Sibley doctoral student awarded CNF Fellowship

Giancarlo D’Orazio

Giancarlo D’Orazio, doctoral student in the Sibley School of Mechanical and Aerospace Engineering, was recently awarded the Cornell NanoScale Science and Technology Facility (CNF) Fellowship.

The CNF Fellowship is intended for Cornell graduate students, who are also CNF users, and supplements their graduate research assistantships. D’Orazio will be characterizing equipment at CNF, as well as researching applications and matching them with other capabilities at the facility.

“For instance, you could print an intricate micron-scale structure, then use the atomic layer deposition machine to apply a thin film or series of films to the surface of your structure and create a small-scale battery,” says D’Orazio. “Or in our case, perhaps an electrochemical cell.”

D’Orazio is a member of the Sobhani Lab, led by Sadaf Sobhani, assistant professor in the Sibley School of Mechanical and Aerospace Engineering. The lab is focused on combustion and is contributing scientific innovations that enable high-efficiency, low-emission and robust energy management technologies.

D’Orazio is working on two projects in the lab – CO2 Reduction Reactors (CO2RR) and Porous Media Combustion (PMC). “They’re related in that they are both centered about reducing emissions (like CO2 and NOx) and are both relying heavily on additive manufacturing to do so,” says D’Orazio.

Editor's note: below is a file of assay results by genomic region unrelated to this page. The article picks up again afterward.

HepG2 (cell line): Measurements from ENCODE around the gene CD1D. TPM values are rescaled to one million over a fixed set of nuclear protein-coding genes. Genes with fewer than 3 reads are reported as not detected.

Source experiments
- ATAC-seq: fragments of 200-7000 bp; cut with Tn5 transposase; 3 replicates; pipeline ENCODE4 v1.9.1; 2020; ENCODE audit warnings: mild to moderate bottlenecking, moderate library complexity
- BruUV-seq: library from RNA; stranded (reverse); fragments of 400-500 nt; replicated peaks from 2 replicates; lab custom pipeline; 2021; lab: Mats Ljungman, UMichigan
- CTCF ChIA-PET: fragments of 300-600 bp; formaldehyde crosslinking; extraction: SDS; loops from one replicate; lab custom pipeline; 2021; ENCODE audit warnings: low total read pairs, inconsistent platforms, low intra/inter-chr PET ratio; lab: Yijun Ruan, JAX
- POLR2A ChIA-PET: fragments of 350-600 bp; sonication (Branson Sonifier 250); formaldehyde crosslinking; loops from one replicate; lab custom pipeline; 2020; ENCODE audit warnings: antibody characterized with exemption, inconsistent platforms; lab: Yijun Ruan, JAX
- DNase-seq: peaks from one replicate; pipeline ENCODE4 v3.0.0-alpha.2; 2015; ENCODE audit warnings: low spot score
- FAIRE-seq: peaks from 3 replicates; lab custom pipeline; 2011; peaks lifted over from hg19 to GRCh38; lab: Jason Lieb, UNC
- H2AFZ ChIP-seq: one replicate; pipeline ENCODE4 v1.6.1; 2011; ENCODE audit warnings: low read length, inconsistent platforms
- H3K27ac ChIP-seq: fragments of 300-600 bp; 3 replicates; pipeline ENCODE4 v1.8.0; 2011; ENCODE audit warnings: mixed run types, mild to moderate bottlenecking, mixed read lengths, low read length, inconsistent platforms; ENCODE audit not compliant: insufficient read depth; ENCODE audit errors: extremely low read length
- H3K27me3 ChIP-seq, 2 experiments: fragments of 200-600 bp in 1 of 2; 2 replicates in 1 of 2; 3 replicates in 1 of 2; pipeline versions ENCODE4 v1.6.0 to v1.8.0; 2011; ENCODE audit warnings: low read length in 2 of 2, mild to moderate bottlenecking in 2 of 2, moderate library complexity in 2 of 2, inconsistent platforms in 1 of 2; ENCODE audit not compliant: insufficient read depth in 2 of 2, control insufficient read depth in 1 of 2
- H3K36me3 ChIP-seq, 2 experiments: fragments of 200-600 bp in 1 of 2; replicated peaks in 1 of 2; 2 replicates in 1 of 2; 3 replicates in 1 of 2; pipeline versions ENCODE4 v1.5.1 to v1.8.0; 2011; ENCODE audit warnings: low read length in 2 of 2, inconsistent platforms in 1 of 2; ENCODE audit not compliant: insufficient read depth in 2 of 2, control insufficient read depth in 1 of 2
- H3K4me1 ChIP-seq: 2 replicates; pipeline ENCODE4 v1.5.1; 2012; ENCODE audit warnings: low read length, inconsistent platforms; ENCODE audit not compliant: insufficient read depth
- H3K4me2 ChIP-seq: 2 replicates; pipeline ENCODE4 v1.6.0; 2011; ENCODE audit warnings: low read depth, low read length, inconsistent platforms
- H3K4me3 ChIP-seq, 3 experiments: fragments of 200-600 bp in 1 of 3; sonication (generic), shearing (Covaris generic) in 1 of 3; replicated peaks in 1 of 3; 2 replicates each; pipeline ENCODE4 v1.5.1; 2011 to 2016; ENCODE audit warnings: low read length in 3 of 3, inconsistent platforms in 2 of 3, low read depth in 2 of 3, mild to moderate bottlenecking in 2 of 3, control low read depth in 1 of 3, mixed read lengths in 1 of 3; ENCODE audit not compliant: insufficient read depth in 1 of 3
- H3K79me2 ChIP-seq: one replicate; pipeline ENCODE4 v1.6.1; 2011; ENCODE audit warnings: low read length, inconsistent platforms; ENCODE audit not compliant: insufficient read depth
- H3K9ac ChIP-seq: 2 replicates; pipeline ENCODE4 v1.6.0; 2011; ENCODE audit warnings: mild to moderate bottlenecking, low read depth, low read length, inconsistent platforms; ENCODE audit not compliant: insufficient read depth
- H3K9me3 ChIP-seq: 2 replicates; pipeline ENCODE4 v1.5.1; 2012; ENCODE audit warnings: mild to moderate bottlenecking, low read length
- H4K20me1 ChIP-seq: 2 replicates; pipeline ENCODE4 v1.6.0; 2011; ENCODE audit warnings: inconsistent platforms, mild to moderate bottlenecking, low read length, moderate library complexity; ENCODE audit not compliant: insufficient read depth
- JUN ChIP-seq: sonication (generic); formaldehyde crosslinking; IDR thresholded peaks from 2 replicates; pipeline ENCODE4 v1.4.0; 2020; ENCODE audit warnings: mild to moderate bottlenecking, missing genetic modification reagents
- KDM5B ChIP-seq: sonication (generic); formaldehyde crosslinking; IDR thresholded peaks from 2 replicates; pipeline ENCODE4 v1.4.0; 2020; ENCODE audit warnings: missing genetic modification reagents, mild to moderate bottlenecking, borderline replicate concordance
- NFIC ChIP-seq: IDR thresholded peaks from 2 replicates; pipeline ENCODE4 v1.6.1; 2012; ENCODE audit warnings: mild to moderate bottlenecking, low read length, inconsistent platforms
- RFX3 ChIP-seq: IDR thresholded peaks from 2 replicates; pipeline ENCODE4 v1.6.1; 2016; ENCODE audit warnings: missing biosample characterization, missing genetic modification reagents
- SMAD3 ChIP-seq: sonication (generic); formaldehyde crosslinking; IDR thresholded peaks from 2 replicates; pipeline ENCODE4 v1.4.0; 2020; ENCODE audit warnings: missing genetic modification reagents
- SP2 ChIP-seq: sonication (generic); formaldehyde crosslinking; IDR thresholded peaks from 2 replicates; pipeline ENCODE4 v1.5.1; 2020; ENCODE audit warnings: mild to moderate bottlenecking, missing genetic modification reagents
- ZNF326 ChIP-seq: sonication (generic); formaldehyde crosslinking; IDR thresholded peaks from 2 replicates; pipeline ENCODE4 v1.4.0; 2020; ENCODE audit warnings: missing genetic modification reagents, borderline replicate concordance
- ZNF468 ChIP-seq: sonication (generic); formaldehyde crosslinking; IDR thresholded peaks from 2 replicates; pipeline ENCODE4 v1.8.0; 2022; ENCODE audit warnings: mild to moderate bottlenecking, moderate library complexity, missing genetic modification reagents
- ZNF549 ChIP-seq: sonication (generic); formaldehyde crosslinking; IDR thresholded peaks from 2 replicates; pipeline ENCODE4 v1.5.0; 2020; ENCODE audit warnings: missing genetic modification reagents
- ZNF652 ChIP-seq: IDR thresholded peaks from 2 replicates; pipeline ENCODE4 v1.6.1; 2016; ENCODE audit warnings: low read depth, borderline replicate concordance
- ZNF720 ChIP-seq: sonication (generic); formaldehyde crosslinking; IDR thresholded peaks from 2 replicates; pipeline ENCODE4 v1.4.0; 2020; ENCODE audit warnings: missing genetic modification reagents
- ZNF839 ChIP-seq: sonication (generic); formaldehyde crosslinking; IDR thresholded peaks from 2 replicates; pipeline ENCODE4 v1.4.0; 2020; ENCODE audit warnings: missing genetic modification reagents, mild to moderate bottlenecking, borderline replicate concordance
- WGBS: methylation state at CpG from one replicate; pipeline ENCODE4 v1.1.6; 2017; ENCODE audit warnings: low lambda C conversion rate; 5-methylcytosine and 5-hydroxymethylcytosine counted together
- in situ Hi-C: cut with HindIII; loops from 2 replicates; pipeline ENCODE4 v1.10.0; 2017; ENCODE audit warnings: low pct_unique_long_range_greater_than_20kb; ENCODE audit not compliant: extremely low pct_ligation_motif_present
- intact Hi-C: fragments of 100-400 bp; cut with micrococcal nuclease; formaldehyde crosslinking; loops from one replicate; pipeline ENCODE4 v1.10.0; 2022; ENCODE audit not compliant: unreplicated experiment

In the CO2RR project, D’Orazio and his fellow researchers are making very small lattice structures on a specialized printer called the Nanoscribe Photonic Professional GT2, one of the many instruments available at CNF. The Nanoscribe is a state of the art two-photon polymerization volumetric maskless printer that can print nanometer scale features in resin. 

A CO2 Reduction Reactor is a type of electrochemical cell in which CO2 is introduced and converted into another compound. The lattices are similar to a gas diffusion layer in a CO2 Reduction Reactor, a device that takes CO2 and converts it to another compound for sequestration. This means a CO2 Reduction Reactor can be used to reduce atmospheric CO2 by converting what’s in the air to ethanol for instance or another organic compound.

In the PMC project, D’Orazio and his fellow researchers are printing and testing Porous Media Burners. These burners can combust fuel more efficiently in fuel-lean conditions than a traditional open flame, usually yielding fewer NOx emissions. The porous media, which is traditionally a ceramic foam, heats up from the combustion, transfers heat into the combustion gases, preheating them. In the lab the team is making porous media by 3D printing formula driven lattices – allowing them to simulate the behavior of each burner before its tested. 

The collaborative nature in the Sibley School is one of the things D’Orazio appreciates the most about his graduate experience. 

“I’ve found that in the department there is a great collaborative spirit, so other labs and professors have been really interested in allowing our lab to borrow their time, or equipment, or materials,” says D’Orazio. “This extends to other groups, like CNF and CCMR, who are all working together to do great things.”

After completing his Ph.D., D’Orazio hopes to continue doing research at somewhere like NASA. “They’re currently doing a lot of work on additive manufacturing at their Marshall Space Flight Center for instance, which is what I’d like to keep working on once I graduate,” says D’Orazio.

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